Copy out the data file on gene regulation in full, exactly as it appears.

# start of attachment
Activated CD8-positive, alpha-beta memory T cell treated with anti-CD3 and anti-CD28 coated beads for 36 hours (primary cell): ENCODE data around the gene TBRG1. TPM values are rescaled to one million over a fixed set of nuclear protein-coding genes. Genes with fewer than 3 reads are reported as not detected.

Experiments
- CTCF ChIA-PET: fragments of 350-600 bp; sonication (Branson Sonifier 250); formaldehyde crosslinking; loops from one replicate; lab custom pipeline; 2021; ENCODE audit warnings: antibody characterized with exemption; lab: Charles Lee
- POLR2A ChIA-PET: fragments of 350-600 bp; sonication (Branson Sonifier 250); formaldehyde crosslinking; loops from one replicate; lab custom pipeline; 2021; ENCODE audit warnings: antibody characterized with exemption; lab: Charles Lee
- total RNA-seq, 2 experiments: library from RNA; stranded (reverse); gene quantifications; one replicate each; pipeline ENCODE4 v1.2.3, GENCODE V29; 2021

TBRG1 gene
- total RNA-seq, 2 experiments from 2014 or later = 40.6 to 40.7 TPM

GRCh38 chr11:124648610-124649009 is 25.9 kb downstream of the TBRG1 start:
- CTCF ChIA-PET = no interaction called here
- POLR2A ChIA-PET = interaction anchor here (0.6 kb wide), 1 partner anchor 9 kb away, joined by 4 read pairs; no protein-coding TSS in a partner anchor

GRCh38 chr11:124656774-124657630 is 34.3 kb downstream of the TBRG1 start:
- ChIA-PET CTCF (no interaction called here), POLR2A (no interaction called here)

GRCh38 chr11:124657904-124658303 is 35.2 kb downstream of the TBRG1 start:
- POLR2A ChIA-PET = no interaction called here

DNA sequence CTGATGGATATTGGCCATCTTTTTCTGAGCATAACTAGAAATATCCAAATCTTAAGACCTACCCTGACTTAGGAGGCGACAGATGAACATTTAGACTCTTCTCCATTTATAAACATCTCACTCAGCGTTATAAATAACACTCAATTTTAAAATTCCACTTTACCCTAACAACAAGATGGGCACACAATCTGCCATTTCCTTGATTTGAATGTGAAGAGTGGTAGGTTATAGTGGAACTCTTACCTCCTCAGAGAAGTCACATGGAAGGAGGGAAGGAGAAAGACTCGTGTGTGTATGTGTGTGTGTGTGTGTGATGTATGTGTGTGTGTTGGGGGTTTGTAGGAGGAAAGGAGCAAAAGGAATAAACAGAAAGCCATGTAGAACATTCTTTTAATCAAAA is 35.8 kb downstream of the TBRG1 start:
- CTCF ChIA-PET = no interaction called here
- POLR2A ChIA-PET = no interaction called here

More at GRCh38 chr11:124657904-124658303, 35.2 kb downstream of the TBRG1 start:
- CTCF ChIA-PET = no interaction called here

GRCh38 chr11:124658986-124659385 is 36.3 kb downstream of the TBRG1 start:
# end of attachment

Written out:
Activated CD8-positive, alpha-beta memory T cell treated with anti-CD3 and anti-CD28 coated beads for 36 hours (primary cell): ENCODE data around the gene TBRG1. TPM values are rescaled to one million over a fixed set of nuclear protein-coding genes. Genes with fewer than 3 reads are reported as not detected.

Experiments
- CTCF ChIA-PET: fragments of 350-600 bp; sonication (Branson Sonifier 250); formaldehyde crosslinking; loops from one replicate; lab custom pipeline; 2021; ENCODE audit warnings: antibody characterized with exemption; lab: Charles Lee
- POLR2A ChIA-PET: fragments of 350-600 bp; sonication (Branson Sonifier 250); formaldehyde crosslinking; loops from one replicate; lab custom pipeline; 2021; ENCODE audit warnings: antibody characterized with exemption; lab: Charles Lee
- total RNA-seq, 2 experiments: library from RNA; stranded (reverse); gene quantifications; one replicate each; pipeline ENCODE4 v1.2.3, GENCODE V29; 2021

TBRG1 gene
- total RNA-seq, 2 experiments from 2014 or later = 40.6 to 40.7 TPM

GRCh38 chr11:124648610-124649009 is 25.9 kb downstream of the TBRG1 start:
- CTCF ChIA-PET = no interaction called here
- POLR2A ChIA-PET = interaction anchor here (0.6 kb wide), 1 partner anchor 9 kb away, joined by 4 read pairs; no protein-coding TSS in a partner anchor

GRCh38 chr11:124656774-124657630 is 34.3 kb downstream of the TBRG1 start:
- ChIA-PET CTCF (no interaction called here), POLR2A (no interaction called here)

GRCh38 chr11:124657904-124658303 is 35.2 kb downstream of the TBRG1 start:
- POLR2A ChIA-PET = no interaction called here

DNA sequence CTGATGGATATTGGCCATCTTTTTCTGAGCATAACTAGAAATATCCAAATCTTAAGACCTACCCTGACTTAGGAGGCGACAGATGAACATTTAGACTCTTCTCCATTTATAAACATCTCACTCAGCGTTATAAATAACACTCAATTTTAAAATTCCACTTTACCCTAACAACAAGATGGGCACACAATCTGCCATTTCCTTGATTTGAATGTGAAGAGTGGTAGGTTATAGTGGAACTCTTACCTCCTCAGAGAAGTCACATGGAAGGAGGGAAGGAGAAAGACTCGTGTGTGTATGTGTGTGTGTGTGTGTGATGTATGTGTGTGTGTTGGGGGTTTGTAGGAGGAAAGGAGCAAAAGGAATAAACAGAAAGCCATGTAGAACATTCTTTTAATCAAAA is 35.8 kb downstream of the TBRG1 start:
- CTCF ChIA-PET = no interaction called here
- POLR2A ChIA-PET = no interaction called here

More at GRCh38 chr11:124657904-124658303, 35.2 kb downstream of the TBRG1 start:
- CTCF ChIA-PET = no interaction called here

GRCh38 chr11:124658986-124659385 is 36.3 kb downstream of the TBRG1 start: